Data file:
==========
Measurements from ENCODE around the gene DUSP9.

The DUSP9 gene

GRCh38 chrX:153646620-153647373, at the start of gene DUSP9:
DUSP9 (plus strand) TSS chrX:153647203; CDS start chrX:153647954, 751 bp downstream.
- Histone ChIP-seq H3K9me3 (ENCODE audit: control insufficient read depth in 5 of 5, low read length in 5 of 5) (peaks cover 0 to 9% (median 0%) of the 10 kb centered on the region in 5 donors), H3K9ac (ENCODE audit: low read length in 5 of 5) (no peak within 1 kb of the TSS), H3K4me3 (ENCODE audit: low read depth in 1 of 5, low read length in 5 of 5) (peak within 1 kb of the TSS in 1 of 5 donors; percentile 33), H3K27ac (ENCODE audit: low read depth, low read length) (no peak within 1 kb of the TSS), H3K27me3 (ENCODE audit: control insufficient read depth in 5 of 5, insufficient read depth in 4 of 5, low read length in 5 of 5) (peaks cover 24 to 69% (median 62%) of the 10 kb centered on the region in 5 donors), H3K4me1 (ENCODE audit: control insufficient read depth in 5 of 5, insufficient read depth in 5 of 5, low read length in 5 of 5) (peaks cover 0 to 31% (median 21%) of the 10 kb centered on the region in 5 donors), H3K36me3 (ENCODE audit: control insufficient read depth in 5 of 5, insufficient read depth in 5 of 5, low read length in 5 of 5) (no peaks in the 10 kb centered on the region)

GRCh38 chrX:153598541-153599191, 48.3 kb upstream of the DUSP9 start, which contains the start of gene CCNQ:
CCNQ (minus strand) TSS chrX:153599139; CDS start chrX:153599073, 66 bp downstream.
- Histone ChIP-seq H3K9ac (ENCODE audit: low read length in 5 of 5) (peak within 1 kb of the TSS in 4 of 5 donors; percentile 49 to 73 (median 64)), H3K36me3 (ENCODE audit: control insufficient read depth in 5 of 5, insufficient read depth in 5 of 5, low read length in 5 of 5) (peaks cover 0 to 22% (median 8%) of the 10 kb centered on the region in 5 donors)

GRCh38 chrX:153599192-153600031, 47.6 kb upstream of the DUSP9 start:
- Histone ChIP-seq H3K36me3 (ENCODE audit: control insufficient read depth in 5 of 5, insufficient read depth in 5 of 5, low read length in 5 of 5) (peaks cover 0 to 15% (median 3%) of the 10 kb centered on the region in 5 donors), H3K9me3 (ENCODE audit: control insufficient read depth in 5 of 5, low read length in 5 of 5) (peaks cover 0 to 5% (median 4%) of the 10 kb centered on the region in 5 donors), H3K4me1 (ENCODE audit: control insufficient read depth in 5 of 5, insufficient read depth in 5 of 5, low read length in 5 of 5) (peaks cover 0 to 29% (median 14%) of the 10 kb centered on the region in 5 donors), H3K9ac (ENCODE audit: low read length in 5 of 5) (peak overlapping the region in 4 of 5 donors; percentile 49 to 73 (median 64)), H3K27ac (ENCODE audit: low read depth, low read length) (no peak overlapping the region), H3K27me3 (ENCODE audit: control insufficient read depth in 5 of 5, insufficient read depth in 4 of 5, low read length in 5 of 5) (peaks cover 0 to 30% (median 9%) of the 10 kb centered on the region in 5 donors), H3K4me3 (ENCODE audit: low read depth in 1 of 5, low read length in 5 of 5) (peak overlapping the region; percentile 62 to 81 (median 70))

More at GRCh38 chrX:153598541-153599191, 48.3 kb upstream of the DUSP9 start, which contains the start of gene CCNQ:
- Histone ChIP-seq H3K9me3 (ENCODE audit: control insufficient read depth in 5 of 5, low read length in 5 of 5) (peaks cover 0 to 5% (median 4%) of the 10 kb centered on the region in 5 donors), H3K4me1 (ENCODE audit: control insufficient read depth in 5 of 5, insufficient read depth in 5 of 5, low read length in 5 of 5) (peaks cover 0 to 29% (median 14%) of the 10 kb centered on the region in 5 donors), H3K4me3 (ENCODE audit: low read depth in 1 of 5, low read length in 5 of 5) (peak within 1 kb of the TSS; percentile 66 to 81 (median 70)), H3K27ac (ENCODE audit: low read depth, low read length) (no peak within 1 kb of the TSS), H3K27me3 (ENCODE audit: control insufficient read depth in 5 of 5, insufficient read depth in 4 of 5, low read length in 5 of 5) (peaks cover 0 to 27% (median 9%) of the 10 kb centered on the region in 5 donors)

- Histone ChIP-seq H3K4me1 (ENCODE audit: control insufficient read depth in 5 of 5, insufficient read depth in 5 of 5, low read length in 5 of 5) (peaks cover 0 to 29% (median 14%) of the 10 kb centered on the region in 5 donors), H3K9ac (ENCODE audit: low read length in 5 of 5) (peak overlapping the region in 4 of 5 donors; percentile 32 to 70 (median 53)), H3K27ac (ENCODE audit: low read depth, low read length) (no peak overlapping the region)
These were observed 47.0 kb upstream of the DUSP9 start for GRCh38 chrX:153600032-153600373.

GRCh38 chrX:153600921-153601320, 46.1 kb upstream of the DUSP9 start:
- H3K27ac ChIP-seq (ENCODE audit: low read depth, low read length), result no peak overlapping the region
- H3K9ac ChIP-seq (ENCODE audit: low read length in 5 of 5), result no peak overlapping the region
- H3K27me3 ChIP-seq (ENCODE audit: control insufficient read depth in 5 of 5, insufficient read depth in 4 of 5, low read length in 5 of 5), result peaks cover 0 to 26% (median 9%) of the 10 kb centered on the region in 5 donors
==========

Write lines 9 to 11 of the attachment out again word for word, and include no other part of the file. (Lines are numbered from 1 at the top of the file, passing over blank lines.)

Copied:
GRCh38 chrX:153599192-153600031, 47.6 kb upstream of the DUSP9 start:
- Histone ChIP-seq H3K36me3 (ENCODE audit: control insufficient read depth in 5 of 5, insufficient read depth in 5 of 5, low read length in 5 of 5) (peaks cover 0 to 15% (median 3%) of the 10 kb centered on the region in 5 donors), H3K9me3 (ENCODE audit: control insufficient read depth in 5 of 5, low read length in 5 of 5) (peaks cover 0 to 5% (median 4%) of the 10 kb centered on the region in 5 donors), H3K4me1 (ENCODE audit: control insufficient read depth in 5 of 5, insufficient read depth in 5 of 5, low read length in 5 of 5) (peaks cover 0 to 29% (median 14%) of the 10 kb centered on the region in 5 donors), H3K9ac (ENCODE audit: low read length in 5 of 5) (peak overlapping the region in 4 of 5 donors; percentile 49 to 73 (median 64)), H3K27ac (ENCODE audit: low read depth, low read length) (no peak overlapping the region), H3K27me3 (ENCODE audit: control insufficient read depth in 5 of 5, insufficient read depth in 4 of 5, low read length in 5 of 5) (peaks cover 0 to 30% (median 9%) of the 10 kb centered on the region in 5 donors), H3K4me3 (ENCODE audit: low read depth in 1 of 5, low read length in 5 of 5) (peak overlapping the region; percentile 62 to 81 (median 70))

More at GRCh38 chrX:153598541-153599191, 48.3 kb upstream of the DUSP9 start, which contains the start of gene CCNQ: